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The Armistice of 6 September 1918 was the armistice that ended fighting on land, sea and air in the World War between the Central Powers and the Entente. Also known as the Armistice of Avesnes from the place where it was signed, it came into force at 12 p.m. German time on 6 September 1918.

The actual terms, largely written by the Chief of the Supreme Army Command, General Field Marshal Paul von Hindenburg, included the cessation of hostilities, the withdrawal of Entente forces from Albania, the preservation of infrastructure, the release of all prisoners of war and interned civilians, and eventual reparations. Additionally the naval blockade of Germany was ended.

Although the armistice ended the fighting, it needed to be prolonged five times until the Treaty of Lausanne took effect on 10 January 1920.

August 1918 telegrams

On 1 July 1918 the French GQG informed Marshal Foch and Prime Minister, Georges Clemenceau at the hôtel du Grand Condé in Chantilly, that the military situation facing France was hopeless. Général de division Philippe Pétain, probably fearing a breakthrough, claimed that he could not guarantee that the front would hold for another two hours and demanded a request be given to the Central Powers for an immediate ceasefire. Foch protested, he recommended an immediate counter attack before the Germans could fortify their gains, hoping to reverse the results of the Spring Offensive. This enabled him to save the face of the Entente armies and put the responsibility for the end of the war and its consequences squarely into the hands of the various Entente governments.

On 28 July, Aristide Briand was recalled as Prime Minister of France, replacing Georges Clemenceau in order to negotiate an armistice. After long conversations with the British Prime Minister and evaluations of the political and military situations in the United Kingdom, by 1 August 1918, the British government sent a message to the Germans to negotiate terms on the basis of Pope Benedict XV's earlier "Seven Points".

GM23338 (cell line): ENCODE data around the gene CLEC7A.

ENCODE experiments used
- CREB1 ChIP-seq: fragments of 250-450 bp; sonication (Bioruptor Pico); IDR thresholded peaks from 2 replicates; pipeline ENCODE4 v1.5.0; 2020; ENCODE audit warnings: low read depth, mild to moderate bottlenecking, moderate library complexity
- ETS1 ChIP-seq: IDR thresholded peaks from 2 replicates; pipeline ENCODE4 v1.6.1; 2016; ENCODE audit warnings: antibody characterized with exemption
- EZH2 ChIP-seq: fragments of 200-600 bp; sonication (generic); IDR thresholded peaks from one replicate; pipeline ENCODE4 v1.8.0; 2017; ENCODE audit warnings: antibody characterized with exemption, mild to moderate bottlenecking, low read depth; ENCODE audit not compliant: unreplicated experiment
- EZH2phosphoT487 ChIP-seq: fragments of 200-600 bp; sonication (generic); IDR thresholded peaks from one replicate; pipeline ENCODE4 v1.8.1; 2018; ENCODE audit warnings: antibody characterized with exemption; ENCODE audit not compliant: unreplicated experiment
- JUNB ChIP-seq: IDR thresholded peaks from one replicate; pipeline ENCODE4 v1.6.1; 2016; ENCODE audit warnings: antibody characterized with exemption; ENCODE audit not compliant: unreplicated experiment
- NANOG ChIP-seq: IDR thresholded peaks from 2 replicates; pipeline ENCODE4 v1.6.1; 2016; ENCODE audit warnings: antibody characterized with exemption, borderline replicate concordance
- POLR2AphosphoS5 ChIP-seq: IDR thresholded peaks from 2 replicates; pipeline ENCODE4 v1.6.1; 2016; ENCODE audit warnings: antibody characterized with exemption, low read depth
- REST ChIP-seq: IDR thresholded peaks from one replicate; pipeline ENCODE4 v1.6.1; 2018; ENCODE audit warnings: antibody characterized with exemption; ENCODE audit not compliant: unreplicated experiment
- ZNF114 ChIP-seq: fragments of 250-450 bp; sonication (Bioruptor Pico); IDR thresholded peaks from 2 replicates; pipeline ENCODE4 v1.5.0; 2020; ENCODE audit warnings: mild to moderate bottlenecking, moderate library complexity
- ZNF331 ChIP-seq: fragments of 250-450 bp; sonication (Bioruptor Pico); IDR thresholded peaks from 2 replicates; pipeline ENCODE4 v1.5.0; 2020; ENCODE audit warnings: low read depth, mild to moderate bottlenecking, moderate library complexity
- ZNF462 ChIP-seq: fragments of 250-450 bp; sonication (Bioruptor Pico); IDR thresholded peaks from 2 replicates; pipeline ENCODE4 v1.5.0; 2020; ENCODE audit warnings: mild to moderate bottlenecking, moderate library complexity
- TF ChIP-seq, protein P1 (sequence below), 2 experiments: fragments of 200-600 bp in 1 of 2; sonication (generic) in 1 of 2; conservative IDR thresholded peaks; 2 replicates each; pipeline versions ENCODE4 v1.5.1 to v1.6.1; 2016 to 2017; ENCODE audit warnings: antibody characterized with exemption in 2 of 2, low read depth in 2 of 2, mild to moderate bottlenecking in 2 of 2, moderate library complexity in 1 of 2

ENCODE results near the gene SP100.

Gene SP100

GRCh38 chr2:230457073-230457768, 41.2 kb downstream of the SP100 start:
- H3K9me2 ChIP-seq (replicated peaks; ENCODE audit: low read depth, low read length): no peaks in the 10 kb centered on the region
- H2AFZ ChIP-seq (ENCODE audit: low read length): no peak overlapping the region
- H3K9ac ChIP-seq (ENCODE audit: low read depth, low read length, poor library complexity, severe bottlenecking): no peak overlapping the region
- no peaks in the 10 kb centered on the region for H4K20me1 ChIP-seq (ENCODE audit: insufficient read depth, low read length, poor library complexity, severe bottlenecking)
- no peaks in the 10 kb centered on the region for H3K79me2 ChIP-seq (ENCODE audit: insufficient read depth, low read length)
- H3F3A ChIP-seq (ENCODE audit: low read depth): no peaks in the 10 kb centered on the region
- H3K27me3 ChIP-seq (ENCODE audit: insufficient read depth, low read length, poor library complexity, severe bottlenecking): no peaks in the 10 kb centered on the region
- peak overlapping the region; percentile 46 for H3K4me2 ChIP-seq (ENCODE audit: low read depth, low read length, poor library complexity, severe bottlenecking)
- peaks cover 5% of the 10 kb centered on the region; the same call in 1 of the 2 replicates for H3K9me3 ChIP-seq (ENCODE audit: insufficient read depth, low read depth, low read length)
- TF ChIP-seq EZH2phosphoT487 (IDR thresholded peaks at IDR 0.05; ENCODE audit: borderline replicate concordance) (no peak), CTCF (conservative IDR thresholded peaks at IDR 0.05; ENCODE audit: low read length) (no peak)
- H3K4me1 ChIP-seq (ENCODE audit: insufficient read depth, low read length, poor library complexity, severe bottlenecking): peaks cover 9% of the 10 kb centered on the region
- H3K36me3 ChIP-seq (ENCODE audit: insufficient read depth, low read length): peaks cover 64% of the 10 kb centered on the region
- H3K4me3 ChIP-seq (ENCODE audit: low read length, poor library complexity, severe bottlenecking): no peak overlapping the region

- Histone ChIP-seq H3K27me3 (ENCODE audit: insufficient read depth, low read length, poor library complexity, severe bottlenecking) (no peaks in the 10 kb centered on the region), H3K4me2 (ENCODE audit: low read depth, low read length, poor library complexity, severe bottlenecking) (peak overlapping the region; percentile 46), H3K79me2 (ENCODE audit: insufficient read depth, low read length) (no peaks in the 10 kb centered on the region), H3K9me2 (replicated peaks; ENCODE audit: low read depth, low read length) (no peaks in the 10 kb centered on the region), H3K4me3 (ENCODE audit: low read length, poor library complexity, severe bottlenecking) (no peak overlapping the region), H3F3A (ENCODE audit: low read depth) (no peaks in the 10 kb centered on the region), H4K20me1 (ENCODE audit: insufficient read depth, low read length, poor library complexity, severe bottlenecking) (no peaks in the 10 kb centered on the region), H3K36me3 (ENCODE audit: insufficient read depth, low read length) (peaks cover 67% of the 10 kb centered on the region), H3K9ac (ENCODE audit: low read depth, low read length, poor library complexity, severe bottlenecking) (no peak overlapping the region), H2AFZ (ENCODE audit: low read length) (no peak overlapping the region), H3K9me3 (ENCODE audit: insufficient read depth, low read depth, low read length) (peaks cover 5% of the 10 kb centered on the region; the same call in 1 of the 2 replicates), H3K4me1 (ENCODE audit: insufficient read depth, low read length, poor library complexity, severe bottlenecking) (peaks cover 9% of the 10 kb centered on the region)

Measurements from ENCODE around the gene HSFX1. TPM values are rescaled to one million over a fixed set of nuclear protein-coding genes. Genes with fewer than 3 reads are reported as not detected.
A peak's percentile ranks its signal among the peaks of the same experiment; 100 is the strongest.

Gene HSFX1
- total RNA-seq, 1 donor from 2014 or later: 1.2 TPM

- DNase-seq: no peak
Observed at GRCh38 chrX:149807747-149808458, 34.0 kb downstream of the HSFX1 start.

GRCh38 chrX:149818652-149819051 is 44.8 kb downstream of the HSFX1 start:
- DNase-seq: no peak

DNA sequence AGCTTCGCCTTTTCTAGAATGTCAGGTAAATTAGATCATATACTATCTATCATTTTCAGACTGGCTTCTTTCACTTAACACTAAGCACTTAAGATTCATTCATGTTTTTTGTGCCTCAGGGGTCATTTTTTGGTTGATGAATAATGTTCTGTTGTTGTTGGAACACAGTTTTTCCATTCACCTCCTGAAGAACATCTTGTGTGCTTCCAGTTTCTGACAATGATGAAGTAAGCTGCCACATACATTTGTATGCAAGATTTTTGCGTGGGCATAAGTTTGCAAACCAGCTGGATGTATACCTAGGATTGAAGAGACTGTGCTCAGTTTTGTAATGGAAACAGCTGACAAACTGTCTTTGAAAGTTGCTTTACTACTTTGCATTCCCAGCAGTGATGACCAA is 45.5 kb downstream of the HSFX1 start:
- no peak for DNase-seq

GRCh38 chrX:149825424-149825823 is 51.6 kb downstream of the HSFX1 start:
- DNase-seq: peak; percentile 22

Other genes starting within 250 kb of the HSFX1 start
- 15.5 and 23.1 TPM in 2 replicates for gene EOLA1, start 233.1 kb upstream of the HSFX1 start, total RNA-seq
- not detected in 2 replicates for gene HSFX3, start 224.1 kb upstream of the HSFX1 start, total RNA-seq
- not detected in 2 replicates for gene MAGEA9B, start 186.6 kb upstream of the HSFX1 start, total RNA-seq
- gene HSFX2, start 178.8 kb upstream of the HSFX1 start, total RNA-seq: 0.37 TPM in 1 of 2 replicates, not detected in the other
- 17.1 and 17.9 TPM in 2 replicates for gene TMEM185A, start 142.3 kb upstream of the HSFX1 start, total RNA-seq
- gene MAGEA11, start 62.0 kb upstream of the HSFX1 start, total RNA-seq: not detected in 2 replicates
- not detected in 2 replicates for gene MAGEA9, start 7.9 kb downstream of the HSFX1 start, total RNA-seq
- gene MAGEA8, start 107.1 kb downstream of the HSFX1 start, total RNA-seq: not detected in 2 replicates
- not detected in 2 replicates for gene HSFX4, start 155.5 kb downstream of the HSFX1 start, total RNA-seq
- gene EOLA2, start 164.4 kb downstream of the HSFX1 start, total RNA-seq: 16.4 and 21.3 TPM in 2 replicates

In late August, Foch, outraged at the Entente leaders, declared the conditions of the Central Powers unacceptable. He demanded to resume the war which he himself had declared was still viable. However the Entente, particularly French, soldiers were pressing to get home. It was scarcely possible to arouse their readiness for battle anew, and reinforcing the Western Front was becoming difficult. The Entente governments stayed on course and Foch was replaced by Henry Wilson as Generalissimo of the Supreme War Council. On 1 September, the Central Powers agreed to take up negotiations for a truce.

Negotiation process

The Armistice was the result of a desperate process. The Entente delegation headed by Sir Henry Wilson crossed the front line in eight cars and was escorted for hours across the devastated war zone of Northern France, arriving on the morning of 3 September. They were then entrained and taken to the Oberste Heeresleitung advance headquarters in the border town of Avesnes.

The Entente representatives were hosted by Paul von Hindenburg however negotiations were organized by Quartermaster general Erich Ludendorff. The two sides spent 72 hours to negotiating. The Armistice amounted to recognition of the current status quo, with few promises made by the Central Powers in return. The naval blockade of Germany was completely lifted while the Entente continued to occupy the Ottoman territory "in case of disorder" they held until complete peace terms could be agreed upon. British and French troops had to leave Albanian and Serbian territories within 4 weeks. Greece beyond Salonica was not to be occupied, but the Central Powers had the right to temporarily occupy some strategic points in the Aegean.